Deer Browse Response to Pine-Hardwood Thinning Regimes in Southeastern Arkansas
Understanding relationships between stand thinning and browse production allows land managers to encourage both white-tailed deer (Odocoileus virginianus) browse production and timber production. In our study, browse biomass was determined before thinning and two and four growing seasons after thinning a 35 yr old natural loblolly pine-hardwood stand (initially 27 m²/ha of pine and 8 m²/ha of hardwood basal area). Combinations of 3 loblolly pine (15, 18, and 21 m²/ha) and 3 hardwood (0, 3.5, and 7 m²/ha) basal areas were replicated 3 times, resulting in a total of 27 0.08 ha plots. Understory biomass was determined for 14 browse species on 25 understory plots systematically located within each plot. Browse production following thinning was dominated by grape (Vitis spp.), blackberry (Rubus spp.), Japanese honeysuckle (Lonicera japonica), and greenbrier (Smilax spp.). Most deer browse species responded negatively to retained pine and/or hardwood basal areas, with hardwoods having the greater impact. Thinning improved overall browse biomass availability for deer, but responses varied by individual species. South. J. Appl. For. 23(1):16-20.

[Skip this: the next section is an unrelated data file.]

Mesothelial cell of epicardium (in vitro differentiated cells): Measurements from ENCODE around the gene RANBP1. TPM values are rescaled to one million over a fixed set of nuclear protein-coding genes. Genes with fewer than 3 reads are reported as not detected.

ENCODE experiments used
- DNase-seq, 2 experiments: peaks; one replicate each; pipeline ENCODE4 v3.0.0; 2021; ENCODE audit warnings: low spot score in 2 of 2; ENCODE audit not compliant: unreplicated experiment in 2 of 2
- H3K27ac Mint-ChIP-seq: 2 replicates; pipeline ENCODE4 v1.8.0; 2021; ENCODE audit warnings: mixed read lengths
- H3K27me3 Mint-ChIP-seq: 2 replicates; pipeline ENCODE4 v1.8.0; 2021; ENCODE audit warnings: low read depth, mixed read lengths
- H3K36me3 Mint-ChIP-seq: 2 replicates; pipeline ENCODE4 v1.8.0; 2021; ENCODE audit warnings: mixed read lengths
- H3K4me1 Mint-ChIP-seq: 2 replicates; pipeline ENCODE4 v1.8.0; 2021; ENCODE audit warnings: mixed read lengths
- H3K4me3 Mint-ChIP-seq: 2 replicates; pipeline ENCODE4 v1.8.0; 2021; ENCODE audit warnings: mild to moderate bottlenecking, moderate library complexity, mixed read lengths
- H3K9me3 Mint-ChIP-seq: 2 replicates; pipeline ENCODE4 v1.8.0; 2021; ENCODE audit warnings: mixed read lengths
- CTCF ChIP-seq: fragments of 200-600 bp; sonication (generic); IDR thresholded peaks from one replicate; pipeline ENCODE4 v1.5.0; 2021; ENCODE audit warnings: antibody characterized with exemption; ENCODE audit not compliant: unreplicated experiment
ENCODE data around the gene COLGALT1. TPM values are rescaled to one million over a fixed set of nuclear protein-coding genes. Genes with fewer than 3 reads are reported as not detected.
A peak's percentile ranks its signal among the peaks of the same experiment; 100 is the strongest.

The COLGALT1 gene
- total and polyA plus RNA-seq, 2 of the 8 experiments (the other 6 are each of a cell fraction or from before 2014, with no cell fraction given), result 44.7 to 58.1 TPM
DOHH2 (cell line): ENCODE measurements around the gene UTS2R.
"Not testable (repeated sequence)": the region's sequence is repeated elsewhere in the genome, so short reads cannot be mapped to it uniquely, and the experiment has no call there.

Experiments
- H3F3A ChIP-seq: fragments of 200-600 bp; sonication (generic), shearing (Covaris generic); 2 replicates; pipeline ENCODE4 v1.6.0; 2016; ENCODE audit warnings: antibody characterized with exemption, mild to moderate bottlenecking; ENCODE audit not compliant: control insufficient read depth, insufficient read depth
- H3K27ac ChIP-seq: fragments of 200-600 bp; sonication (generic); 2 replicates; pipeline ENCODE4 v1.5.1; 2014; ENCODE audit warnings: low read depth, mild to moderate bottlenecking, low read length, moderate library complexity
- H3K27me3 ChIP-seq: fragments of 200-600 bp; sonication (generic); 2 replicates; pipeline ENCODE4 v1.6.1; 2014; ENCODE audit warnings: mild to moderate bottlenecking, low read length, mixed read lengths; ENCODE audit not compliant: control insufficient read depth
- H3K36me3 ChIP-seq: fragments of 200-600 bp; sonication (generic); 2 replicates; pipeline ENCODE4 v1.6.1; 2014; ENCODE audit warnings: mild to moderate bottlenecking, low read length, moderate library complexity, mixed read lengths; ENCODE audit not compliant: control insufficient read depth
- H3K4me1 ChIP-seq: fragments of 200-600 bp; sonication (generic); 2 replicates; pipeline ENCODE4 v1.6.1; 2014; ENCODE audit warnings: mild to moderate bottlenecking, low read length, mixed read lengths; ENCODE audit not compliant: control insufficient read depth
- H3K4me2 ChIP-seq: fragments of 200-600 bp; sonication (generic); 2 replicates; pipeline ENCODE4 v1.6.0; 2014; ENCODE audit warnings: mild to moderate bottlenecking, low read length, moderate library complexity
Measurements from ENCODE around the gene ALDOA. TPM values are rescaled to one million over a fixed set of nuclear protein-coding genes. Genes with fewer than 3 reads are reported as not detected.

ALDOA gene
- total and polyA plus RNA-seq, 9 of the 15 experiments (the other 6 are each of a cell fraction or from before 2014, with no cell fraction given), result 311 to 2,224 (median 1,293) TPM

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Document Type: Journal Article
Affiliations: Oklahoma Department of Wildlife Conservation, Clayton, OK 74536
Publication date: 1999-02-01
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- Each regional journal of applied forestry focuses on research, practice, and techniques targeted to foresters and allied professionals in specific regions of the United States and Canada. The Southern Journal of Applied Forestry covers an area from Virginia and Kentucky south to as far west as Oklahoma and east Texas.
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